Brit Morin is the CEO of the multimillion-dollar DIY community Brit + Co, and I absolutely love her story. I think you will too.
Morin started her career interning at a handful of tech startups and working part-time at Apple. Post-graduation, she headed over to Google, where she worked on Maps, under Marissa Mayer for the search team, and YouTube.
I relished this insight she had while reflecting on her time working for Mayer:
We're driven in our own ways, and we both also got lucky in our own ways. Part of this industry is luck. The rest of it is drive. h/t cosmopolitan.com
Four years later, Morin quit.
And it wasn't to go to another company -- she didn't have a job offer in hand.
She simply wasn't fulfilled.
Wow, I can identify with that. Can you?
After doing several weeks of well-earned international travel, Morin returned to San Francisco and reconnected with her roots as a maker and tinkerer by joining TechShop.
She realized that most of the individuals around her were men. And then she saw an opportunity:
At this same time, Pinterest had just launched, and that community was largely all women and the thing they were pinning the most were DIY projects and creative types of ideas. I realized this generation of women has no idea how to cook or sew or decorate or do any of these domestic things. There was no resource to help them learn and create as a community.h/t cosmopolitan.com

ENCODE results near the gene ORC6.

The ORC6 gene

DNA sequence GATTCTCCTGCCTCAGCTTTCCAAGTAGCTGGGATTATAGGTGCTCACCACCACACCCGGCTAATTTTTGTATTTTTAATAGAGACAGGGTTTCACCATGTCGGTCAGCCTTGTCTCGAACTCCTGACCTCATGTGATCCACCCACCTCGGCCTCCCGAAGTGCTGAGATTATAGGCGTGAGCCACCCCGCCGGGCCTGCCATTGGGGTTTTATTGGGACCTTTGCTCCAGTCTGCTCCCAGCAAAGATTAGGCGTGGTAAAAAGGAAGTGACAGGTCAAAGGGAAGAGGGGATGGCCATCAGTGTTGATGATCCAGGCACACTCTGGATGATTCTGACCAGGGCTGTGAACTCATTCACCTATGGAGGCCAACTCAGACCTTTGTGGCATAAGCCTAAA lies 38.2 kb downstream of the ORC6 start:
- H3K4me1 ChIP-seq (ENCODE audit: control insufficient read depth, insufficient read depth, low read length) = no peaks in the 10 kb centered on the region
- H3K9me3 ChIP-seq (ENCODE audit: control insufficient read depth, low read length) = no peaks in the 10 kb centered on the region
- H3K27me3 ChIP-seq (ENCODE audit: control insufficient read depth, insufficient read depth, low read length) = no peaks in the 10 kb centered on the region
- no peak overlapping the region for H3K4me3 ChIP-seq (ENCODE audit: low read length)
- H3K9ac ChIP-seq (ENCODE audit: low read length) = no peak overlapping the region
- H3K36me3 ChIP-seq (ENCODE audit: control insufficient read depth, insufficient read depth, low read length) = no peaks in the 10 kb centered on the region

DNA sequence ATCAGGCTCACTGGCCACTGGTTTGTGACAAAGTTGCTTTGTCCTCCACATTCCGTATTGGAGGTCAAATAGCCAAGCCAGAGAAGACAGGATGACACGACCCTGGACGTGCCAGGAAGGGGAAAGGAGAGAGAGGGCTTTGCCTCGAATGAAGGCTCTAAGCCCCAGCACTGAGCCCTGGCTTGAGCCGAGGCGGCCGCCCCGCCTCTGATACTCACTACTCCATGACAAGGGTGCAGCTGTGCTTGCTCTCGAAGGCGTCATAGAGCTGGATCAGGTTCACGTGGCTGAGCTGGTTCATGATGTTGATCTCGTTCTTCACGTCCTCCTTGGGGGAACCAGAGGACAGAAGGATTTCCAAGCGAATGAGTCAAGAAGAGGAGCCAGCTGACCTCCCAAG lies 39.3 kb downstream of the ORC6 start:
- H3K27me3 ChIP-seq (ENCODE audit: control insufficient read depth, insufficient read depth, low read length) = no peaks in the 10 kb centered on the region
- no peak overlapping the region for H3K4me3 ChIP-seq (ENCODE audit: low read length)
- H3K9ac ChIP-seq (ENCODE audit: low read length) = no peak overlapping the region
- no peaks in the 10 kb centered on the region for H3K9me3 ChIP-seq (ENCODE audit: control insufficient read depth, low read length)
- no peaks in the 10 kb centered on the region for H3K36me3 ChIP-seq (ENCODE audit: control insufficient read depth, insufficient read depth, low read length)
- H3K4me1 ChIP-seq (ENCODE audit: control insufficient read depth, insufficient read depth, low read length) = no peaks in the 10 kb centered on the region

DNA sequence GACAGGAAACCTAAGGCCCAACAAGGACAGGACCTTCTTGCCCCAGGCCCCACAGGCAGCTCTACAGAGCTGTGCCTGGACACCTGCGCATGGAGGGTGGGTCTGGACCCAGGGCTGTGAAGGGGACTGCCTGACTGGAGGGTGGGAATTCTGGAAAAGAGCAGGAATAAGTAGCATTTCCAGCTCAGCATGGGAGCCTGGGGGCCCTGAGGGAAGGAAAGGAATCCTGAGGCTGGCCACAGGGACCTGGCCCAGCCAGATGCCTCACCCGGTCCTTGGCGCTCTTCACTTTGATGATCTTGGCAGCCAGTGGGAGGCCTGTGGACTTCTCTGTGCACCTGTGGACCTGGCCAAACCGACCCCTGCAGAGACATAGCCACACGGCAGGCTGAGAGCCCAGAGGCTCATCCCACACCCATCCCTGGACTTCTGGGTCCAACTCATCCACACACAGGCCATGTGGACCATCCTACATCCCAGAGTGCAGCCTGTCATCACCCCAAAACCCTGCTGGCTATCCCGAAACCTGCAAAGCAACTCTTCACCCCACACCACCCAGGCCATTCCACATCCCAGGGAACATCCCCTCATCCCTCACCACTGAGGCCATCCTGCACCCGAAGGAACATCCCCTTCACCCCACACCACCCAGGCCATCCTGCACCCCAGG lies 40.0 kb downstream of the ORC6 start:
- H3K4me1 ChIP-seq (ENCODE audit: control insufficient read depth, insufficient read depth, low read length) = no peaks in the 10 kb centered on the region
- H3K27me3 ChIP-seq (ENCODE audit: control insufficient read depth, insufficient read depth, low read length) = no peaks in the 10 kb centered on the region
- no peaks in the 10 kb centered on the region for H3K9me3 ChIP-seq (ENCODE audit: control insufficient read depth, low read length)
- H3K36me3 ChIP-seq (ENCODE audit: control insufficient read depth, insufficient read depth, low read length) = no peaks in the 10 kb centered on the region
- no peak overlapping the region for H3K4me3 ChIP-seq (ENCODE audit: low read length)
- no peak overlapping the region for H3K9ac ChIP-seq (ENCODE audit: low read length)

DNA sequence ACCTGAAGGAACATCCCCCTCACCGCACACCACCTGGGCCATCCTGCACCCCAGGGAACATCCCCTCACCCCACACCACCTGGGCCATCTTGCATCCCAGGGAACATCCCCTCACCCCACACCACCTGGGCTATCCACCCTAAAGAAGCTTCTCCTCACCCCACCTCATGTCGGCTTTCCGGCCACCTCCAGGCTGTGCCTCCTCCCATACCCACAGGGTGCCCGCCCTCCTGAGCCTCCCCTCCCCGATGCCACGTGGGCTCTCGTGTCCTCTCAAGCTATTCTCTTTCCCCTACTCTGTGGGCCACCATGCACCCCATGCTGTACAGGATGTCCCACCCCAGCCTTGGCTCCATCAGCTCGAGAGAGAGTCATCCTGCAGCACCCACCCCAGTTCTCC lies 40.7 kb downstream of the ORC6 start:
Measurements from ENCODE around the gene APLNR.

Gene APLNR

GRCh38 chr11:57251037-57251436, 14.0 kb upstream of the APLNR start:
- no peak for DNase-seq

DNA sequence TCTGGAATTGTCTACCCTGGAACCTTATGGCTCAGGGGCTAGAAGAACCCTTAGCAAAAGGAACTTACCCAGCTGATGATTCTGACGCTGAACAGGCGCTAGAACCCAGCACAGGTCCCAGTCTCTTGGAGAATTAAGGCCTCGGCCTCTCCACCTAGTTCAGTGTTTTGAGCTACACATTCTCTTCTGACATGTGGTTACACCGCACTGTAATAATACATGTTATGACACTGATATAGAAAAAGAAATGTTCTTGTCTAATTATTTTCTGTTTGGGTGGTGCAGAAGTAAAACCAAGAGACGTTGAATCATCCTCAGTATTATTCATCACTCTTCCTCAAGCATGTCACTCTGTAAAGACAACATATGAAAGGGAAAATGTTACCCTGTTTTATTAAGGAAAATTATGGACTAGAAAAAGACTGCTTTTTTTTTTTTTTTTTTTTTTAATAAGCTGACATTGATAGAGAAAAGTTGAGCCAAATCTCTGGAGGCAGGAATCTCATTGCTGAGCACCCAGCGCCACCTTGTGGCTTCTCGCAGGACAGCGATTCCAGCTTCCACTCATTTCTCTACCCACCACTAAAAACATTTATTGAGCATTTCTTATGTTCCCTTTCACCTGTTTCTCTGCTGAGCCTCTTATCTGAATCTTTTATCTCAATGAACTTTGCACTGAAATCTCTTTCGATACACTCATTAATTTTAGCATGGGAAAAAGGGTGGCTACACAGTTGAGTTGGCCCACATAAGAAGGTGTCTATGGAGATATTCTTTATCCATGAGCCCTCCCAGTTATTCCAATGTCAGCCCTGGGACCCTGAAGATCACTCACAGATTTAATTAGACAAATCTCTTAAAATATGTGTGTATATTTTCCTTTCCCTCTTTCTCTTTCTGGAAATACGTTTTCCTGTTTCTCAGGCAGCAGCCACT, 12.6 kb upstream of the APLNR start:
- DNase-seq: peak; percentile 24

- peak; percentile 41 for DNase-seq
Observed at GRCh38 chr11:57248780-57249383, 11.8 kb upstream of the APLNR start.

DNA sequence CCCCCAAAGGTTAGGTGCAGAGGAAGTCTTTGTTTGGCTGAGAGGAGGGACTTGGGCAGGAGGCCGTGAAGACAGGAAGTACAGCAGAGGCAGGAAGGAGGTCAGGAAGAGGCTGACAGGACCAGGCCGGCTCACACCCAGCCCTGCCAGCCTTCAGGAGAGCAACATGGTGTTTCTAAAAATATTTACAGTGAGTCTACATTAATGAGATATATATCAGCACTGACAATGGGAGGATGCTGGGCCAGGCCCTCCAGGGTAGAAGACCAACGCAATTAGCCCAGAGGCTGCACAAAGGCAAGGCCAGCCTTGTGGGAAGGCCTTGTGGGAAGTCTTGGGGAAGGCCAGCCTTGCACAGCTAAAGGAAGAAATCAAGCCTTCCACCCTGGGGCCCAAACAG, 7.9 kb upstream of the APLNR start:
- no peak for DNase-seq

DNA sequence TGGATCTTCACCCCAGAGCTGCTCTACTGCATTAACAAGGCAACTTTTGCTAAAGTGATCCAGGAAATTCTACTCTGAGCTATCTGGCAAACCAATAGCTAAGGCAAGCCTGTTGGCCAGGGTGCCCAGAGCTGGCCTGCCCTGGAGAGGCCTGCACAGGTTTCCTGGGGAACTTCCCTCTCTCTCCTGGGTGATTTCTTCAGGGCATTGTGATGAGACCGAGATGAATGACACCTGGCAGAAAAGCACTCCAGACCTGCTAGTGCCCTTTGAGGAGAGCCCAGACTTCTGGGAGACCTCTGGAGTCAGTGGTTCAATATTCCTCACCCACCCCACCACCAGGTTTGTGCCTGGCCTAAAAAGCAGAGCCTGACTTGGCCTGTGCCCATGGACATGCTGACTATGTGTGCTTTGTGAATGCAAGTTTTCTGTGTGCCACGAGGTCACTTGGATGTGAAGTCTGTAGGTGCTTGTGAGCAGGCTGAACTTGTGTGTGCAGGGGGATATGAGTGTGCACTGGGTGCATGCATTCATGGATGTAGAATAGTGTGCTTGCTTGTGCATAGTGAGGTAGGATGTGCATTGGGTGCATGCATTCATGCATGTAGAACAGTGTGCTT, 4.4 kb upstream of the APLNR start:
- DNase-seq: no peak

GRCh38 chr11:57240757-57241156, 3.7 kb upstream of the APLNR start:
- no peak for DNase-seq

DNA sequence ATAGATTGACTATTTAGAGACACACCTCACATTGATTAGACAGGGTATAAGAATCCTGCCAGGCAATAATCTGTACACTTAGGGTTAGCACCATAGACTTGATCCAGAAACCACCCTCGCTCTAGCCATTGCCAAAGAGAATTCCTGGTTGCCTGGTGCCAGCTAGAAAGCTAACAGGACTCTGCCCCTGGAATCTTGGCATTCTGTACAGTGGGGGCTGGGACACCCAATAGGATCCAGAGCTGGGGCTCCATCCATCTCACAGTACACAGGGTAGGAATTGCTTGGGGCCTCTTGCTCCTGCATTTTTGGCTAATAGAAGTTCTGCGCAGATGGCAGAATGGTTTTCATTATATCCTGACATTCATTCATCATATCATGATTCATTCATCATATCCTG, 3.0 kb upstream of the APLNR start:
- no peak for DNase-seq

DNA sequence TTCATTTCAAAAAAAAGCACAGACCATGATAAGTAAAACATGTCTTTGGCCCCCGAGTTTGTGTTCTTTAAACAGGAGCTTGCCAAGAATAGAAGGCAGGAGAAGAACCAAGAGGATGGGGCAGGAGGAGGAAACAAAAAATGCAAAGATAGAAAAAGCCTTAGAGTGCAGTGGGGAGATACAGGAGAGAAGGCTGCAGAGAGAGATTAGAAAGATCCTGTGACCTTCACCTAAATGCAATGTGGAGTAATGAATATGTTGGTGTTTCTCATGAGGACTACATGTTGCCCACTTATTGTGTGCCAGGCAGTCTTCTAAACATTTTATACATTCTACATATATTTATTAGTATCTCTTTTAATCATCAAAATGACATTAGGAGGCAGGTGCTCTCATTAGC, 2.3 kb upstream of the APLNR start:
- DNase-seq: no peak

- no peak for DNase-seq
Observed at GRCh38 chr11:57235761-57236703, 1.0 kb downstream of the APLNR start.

Brit + Co was born. Now, it has almost 50 employees, an audience of 10 million women a month, and millions of dollars in revenue.
I love hearing Morin's passion for the business: her why is crystal clear.
I was one of those women who was insecure about my own creativity, and I want to help other women and girls believe in themselves. I'm inspired daily by our makers and their varied passions and talents. I'm constantly trying projects that our community comes up with. My latest obsessions have been clay and pottery and calligraphy. I even took one of our own e-classes to learn how to do calligraphy. I can do this for the rest of my life. I have years' worth of ideas. h/t cosmopolitan.com
I love hearing stories like this of how talented young people gave up the "traditional" path to pave their own.